• 12. 10 BY: ASAYE CHEMEDA (E-mail: asayechemeda@yahoo.com) AMBO UNIVERSITY CIVIL ENGINEERING DEPARTMENT 2016 grid line using spacing between the grid lines in the current units. In this example we will use the ‘Spacing’ option. As can be noted from the typical floor plan (first-tenth floor plan) of the building in this example, taking the bottom left corner as an origin, the spacings between the grid lines in x-direction are 2,5,4,7,5.5,3.5 and in y-direction are 3,6.5,5.5,6,3. Thus, these values will be entered in the ‘Spacing’ columns of ‘X Grid Data’ and ‘Y Grid Data’ boxes of the ‘Define Grid Data’ window shown in Fig. 4. For both cases, the last spacing value should be set to zero. The grid line can be a primary or secondary line. Click in the cell corresponding to ‘Line Type’ column to choose the appropriate option. Primary grid lines are intended to represent the main architectural grid lines of the building. Primary grid lines must have a grid line ID, which is displayed in a bubble on screen. Secondary grid lines are intended as temporary reference lines for modeling and do not have a bubble assigned to them for the grid ID. Use the ‘View menu’ > ‘Set Display’ Options command to collectively hide the secondary grid lines from view. Clicking ‘OK’ in the window shown in Fig 4 returns to the window shown in Fig. 3. After this the data regarding the story heights will be entered. For the building in this particular example, the story heights are non-uniform. Thus, the story dimensions will be entered through the ‘Custom Story Data’ option. For a normal G+10 building, there will be 12 stories including the foundation column. Therefore, enter this number in front of ‘Number of Stories’ after clicking on ‘Simple Story Data’ in the window shown in Fig. 3. To create non-uniform stories: From the window on figure 3, click on ‘Custom Story Data’ > ‘Edit Story Data…’ and the following ‘Story Data’ window will appear.
  • 13. 11 BY: ASAYE CHEMEDA (E-mail: asayechemeda@yahoo.com) AMBO UNIVERSITY CIVIL ENGINEERING DEPARTMENT 2016 Figure 5 In the above window, the values shown in ‘Height’ column are the interstory height of the story level. It is the distance from the considered story level to the story level below. Therefore, in this column, change the value to 2 for ‘STORY1’ which is the foundation column and to 4 for ‘STORY2’ which is the ground floor. The rest stories will have a height of 3m. The ‘Master Story’ column is used to assign whether a given story is used as a template for other stories or not. This helps to replicate the drawing, assignment and selection of the given master story to other similar stories. In this example, we will have two master stories: the first floor (STORY2) and the sixth floor (STORY7) because the structural element sizes and the floor plan of the first floor through fifth floor are similar and the same is true from sixth floor to tenth floor. The ‘STORY2’ is master story to second through fifth floors while ‘STORY7’ is master story to seventh through tenth floors. In the ‘Similar To’ column, select the story level to which that particular story is similar. In this example, the roof floor (STORY12) and the ground floor (STORY1) are similar to none. But, ‘STORY3’ through ‘STORY6’ are similar to ‘STORY2’ while ‘STORY8’ through ‘STORY11’ are similar to ‘STORY7’. The ‘Splice Point’ and ‘Splice Height’ columns are used to specify if a splice occurs at this story level and to specify the splice height. The splice height is the distance from the bottom of the considered story up to the column splice location. The ‘Reset Selected Rows’ box provides edit boxes, drop-down lists, and display boxes along with Reset buttons for the various parameters in the spreadsheet in the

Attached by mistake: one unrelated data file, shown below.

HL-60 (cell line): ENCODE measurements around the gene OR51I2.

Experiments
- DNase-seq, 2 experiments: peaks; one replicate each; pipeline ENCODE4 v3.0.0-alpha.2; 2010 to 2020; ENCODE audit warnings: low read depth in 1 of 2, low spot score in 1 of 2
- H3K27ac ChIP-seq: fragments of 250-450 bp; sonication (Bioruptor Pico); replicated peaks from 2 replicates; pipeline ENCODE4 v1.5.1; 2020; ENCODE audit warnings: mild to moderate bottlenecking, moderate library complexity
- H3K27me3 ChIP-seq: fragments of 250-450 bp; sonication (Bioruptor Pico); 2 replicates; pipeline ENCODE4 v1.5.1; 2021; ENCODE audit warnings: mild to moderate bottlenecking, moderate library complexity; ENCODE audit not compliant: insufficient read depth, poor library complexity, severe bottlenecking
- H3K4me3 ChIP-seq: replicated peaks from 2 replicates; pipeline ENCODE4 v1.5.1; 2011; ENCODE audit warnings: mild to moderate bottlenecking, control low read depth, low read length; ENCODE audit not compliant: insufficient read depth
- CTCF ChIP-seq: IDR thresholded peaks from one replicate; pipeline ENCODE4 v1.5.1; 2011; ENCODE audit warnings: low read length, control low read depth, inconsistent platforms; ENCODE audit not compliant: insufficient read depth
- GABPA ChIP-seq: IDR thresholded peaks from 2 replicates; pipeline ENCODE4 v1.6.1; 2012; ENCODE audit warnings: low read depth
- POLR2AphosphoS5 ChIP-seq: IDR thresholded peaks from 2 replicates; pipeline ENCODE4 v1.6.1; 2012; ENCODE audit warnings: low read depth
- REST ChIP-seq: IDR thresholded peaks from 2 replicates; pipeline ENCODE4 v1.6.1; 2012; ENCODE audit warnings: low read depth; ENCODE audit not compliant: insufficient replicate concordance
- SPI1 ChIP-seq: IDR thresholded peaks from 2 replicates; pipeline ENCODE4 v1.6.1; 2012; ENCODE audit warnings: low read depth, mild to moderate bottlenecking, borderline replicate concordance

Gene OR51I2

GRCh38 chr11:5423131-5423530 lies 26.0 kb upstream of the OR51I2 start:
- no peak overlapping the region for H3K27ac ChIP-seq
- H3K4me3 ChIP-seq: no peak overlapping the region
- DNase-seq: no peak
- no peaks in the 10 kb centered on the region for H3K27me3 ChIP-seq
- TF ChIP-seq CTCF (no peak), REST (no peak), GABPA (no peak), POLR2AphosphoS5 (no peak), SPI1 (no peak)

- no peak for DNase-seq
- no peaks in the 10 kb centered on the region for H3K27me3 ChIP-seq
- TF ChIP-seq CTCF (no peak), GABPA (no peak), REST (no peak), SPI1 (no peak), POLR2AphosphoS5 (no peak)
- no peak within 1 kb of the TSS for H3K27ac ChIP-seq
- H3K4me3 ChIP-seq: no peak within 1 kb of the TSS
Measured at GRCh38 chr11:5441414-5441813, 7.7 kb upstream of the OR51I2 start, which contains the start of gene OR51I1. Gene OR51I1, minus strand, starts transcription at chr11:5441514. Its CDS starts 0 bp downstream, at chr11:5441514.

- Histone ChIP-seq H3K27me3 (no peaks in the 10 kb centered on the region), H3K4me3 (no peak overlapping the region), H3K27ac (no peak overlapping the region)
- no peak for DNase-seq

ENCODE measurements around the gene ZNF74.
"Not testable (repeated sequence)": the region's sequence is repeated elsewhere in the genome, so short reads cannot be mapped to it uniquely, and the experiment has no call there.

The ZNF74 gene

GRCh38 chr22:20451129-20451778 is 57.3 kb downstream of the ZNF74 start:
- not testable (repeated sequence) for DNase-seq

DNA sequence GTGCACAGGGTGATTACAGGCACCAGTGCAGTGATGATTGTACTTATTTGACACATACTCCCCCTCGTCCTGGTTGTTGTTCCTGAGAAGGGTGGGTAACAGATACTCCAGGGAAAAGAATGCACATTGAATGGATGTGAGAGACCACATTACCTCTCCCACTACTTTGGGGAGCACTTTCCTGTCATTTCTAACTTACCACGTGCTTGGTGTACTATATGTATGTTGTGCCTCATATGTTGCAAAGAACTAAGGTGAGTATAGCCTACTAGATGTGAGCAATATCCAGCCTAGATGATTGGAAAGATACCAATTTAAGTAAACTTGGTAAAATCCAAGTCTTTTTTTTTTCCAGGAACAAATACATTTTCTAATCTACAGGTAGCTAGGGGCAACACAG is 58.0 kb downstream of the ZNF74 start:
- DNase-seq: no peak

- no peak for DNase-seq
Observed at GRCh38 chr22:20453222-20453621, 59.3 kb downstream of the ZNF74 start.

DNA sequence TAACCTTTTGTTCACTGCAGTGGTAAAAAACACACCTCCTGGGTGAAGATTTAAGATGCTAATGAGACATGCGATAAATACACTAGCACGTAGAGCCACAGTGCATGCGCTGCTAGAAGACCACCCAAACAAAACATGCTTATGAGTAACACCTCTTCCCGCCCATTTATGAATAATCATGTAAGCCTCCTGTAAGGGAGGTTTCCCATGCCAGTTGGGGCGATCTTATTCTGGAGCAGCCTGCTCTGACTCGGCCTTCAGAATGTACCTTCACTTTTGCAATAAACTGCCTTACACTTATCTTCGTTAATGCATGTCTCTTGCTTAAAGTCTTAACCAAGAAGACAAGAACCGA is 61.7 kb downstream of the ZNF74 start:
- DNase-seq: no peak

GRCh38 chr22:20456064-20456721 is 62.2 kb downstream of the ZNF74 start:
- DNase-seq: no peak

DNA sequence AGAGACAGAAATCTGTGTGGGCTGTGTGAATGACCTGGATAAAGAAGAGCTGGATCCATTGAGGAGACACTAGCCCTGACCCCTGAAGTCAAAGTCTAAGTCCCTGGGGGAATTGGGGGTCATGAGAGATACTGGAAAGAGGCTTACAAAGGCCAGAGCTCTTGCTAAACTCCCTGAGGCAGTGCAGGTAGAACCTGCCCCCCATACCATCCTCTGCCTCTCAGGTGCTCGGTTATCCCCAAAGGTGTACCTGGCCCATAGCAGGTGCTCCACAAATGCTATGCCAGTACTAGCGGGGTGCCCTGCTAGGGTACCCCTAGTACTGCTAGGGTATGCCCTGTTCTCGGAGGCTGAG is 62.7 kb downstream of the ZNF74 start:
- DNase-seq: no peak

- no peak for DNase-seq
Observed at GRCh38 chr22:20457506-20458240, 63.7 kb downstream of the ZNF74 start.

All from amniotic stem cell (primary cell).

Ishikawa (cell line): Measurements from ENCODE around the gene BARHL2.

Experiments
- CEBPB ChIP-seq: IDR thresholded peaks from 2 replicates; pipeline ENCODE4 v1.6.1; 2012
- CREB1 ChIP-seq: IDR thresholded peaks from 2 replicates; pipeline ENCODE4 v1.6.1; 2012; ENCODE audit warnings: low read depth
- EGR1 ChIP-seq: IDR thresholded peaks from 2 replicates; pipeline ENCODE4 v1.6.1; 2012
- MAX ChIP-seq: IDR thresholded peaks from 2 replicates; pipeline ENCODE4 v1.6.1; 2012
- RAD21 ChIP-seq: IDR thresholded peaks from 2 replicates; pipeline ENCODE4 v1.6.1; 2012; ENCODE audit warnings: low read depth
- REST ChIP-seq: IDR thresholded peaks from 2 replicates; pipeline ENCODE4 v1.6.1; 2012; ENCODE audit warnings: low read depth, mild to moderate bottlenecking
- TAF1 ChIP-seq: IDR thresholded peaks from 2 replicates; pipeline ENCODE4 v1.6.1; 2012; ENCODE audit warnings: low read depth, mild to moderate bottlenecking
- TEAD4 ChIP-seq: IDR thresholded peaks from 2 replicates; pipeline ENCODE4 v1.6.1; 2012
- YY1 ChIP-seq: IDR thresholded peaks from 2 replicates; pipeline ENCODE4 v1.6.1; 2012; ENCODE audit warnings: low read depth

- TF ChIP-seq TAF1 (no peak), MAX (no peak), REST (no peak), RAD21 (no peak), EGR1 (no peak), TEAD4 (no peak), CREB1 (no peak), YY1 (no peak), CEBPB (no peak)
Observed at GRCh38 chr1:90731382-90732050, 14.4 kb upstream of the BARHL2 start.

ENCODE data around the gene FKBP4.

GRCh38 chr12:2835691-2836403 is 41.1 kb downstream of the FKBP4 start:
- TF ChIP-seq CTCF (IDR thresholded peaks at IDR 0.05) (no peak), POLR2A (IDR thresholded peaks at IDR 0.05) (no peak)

• 14. 12 BY: ASAYE CHEMEDA (E-mail: asayechemeda@yahoo.com) AMBO UNIVERSITY CIVIL ENGINEERING DEPARTMENT 2016 upper portion of the from. Change one or more parameters shown and click the Reset button to change the data for all columns of that type. For example, assume that the spreadsheet area displays rows of data for STORY 4, STORY 3, STORY 2, STORY1 and BASE. Assume that the Height for Stories 4, 3, 2, and 1 are 10, 23, 12, and 12, respectively. If 15 is entered in the Height edit box in the Reset Selected Rows area and the Reset button is clicked, the Height for all stories will change to 15. Then click ‘OK’ on both windows in Fig. 5 and Fig. 3. This results in the following window. After clicking ‘OK’, if you want to modify the story height that you entered at a later time, click ‘Edit’ menu > ‘Edit Story Data’ > ‘Edit Story’. Figure 6 2.2. Define Materials Before defining the different materials which will be used for the design, it is better to set the design code other preferences which are appropriate for the design. To do this, click on ‘Options’ me